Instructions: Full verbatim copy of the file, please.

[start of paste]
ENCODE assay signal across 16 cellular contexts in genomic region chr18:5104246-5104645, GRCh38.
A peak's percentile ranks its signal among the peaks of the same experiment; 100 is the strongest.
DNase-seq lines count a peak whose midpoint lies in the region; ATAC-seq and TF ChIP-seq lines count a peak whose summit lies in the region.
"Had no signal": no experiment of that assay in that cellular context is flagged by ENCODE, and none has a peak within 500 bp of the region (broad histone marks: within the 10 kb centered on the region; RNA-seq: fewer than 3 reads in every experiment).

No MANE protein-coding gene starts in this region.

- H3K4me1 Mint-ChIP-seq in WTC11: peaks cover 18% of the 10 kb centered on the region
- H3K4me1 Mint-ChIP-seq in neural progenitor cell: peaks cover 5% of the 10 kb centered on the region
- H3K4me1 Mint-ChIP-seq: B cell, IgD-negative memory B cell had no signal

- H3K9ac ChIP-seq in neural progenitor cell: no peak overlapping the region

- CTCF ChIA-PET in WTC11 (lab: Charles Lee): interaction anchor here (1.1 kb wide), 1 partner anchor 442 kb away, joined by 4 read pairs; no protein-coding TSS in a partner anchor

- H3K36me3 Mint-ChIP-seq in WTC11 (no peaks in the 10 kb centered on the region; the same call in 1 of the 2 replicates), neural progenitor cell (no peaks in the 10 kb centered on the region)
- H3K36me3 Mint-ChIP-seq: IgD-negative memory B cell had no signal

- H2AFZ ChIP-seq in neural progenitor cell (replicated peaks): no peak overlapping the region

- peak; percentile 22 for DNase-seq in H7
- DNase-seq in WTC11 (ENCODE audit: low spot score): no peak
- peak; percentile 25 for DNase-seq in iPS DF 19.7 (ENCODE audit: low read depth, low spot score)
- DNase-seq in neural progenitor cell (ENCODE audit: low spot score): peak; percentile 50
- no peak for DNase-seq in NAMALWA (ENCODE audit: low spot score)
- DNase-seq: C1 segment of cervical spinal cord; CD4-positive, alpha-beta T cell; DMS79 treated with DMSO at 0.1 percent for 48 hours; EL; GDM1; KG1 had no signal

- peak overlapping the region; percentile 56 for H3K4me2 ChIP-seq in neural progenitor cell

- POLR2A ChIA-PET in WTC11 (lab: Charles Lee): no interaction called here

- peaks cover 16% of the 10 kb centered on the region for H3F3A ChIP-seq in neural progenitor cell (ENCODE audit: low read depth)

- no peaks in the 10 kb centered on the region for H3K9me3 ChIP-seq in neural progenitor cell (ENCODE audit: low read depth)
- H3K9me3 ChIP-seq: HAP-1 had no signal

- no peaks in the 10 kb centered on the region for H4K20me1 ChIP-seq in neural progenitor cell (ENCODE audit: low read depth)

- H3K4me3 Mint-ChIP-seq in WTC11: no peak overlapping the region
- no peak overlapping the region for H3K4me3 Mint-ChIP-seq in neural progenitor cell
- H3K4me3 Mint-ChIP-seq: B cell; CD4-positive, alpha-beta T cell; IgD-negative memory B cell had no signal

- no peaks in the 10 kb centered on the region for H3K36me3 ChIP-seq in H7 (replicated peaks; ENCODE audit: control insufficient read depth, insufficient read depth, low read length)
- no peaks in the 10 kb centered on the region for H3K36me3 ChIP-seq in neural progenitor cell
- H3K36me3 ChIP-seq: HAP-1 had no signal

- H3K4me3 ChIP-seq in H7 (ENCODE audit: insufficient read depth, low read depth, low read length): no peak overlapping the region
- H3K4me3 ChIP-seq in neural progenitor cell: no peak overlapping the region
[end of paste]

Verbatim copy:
ENCODE assay signal across 16 cellular contexts in genomic region chr18:5104246-5104645, GRCh38.
A peak's percentile ranks its signal among the peaks of the same experiment; 100 is the strongest.
DNase-seq lines count a peak whose midpoint lies in the region; ATAC-seq and TF ChIP-seq lines count a peak whose summit lies in the region.
"Had no signal": no experiment of that assay in that cellular context is flagged by ENCODE, and none has a peak within 500 bp of the region (broad histone marks: within the 10 kb centered on the region; RNA-seq: fewer than 3 reads in every experiment).

No MANE protein-coding gene starts in this region.

- H3K4me1 Mint-ChIP-seq in WTC11: peaks cover 18% of the 10 kb centered on the region
- H3K4me1 Mint-ChIP-seq in neural progenitor cell: peaks cover 5% of the 10 kb centered on the region
- H3K4me1 Mint-ChIP-seq: B cell, IgD-negative memory B cell had no signal

- H3K9ac ChIP-seq in neural progenitor cell: no peak overlapping the region

- CTCF ChIA-PET in WTC11 (lab: Charles Lee): interaction anchor here (1.1 kb wide), 1 partner anchor 442 kb away, joined by 4 read pairs; no protein-coding TSS in a partner anchor

- H3K36me3 Mint-ChIP-seq in WTC11 (no peaks in the 10 kb centered on the region; the same call in 1 of the 2 replicates), neural progenitor cell (no peaks in the 10 kb centered on the region)
- H3K36me3 Mint-ChIP-seq: IgD-negative memory B cell had no signal

- H2AFZ ChIP-seq in neural progenitor cell (replicated peaks): no peak overlapping the region

- peak; percentile 22 for DNase-seq in H7
- DNase-seq in WTC11 (ENCODE audit: low spot score): no peak
- peak; percentile 25 for DNase-seq in iPS DF 19.7 (ENCODE audit: low read depth, low spot score)
- DNase-seq in neural progenitor cell (ENCODE audit: low spot score): peak; percentile 50
- no peak for DNase-seq in NAMALWA (ENCODE audit: low spot score)
- DNase-seq: C1 segment of cervical spinal cord; CD4-positive, alpha-beta T cell; DMS79 treated with DMSO at 0.1 percent for 48 hours; EL; GDM1; KG1 had no signal

- peak overlapping the region; percentile 56 for H3K4me2 ChIP-seq in neural progenitor cell

- POLR2A ChIA-PET in WTC11 (lab: Charles Lee): no interaction called here

- peaks cover 16% of the 10 kb centered on the region for H3F3A ChIP-seq in neural progenitor cell (ENCODE audit: low read depth)

- no peaks in the 10 kb centered on the region for H3K9me3 ChIP-seq in neural progenitor cell (ENCODE audit: low read depth)
- H3K9me3 ChIP-seq: HAP-1 had no signal

- no peaks in the 10 kb centered on the region for H4K20me1 ChIP-seq in neural progenitor cell (ENCODE audit: low read depth)

- H3K4me3 Mint-ChIP-seq in WTC11: no peak overlapping the region
- no peak overlapping the region for H3K4me3 Mint-ChIP-seq in neural progenitor cell
- H3K4me3 Mint-ChIP-seq: B cell; CD4-positive, alpha-beta T cell; IgD-negative memory B cell had no signal

- no peaks in the 10 kb centered on the region for H3K36me3 ChIP-seq in H7 (replicated peaks; ENCODE audit: control insufficient read depth, insufficient read depth, low read length)
- no peaks in the 10 kb centered on the region for H3K36me3 ChIP-seq in neural progenitor cell
- H3K36me3 ChIP-seq: HAP-1 had no signal

- H3K4me3 ChIP-seq in H7 (ENCODE audit: insufficient read depth, low read depth, low read length): no peak overlapping the region
- H3K4me3 ChIP-seq in neural progenitor cell: no peak overlapping the region